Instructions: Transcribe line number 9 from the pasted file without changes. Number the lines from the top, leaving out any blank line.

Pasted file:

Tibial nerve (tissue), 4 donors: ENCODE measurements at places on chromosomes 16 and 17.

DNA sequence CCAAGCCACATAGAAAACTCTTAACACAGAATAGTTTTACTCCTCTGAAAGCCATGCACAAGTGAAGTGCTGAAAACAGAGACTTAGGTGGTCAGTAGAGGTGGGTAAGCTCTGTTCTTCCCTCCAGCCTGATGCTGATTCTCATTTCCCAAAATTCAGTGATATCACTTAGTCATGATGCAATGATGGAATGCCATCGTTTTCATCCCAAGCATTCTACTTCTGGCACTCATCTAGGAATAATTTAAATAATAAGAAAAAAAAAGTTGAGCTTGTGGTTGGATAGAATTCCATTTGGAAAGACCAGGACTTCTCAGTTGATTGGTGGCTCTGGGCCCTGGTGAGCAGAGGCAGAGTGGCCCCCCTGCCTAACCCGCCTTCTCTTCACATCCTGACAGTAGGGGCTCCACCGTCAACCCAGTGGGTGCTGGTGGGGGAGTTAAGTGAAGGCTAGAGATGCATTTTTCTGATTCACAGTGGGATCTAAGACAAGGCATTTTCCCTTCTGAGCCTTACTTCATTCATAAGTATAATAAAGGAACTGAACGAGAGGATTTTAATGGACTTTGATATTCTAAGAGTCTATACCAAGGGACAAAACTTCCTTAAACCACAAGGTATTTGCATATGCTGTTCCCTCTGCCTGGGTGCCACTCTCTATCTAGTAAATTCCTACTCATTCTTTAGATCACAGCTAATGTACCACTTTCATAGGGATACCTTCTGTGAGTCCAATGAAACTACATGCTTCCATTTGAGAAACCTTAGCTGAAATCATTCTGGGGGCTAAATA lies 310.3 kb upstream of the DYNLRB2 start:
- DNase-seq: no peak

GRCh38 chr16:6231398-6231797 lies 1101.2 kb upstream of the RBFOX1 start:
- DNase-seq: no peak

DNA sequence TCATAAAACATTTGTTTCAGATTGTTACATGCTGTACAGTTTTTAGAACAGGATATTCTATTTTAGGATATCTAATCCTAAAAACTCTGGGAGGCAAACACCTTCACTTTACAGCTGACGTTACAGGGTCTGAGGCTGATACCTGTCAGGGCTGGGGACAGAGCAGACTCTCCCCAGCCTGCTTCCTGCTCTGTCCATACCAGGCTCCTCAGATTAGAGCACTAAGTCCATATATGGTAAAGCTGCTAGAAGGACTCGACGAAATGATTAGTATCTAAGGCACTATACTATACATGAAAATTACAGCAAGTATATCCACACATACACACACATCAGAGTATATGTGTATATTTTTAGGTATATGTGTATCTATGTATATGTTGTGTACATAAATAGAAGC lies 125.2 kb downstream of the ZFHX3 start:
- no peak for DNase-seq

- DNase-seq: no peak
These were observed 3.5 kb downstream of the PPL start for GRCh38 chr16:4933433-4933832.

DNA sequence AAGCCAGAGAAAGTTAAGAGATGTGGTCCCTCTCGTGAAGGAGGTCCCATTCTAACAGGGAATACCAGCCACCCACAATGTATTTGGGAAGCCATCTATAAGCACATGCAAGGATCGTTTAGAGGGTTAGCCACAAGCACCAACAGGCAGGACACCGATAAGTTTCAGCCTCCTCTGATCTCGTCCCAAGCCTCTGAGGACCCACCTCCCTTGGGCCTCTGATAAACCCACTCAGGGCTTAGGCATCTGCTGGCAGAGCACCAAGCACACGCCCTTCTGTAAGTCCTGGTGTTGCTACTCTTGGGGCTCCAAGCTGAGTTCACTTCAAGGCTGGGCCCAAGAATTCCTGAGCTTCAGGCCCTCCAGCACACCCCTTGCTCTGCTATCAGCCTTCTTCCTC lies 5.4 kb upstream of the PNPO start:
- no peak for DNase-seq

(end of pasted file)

These were observed 3.5 kb downstream of the PPL start for GRCh38 chr16:4933433-4933832.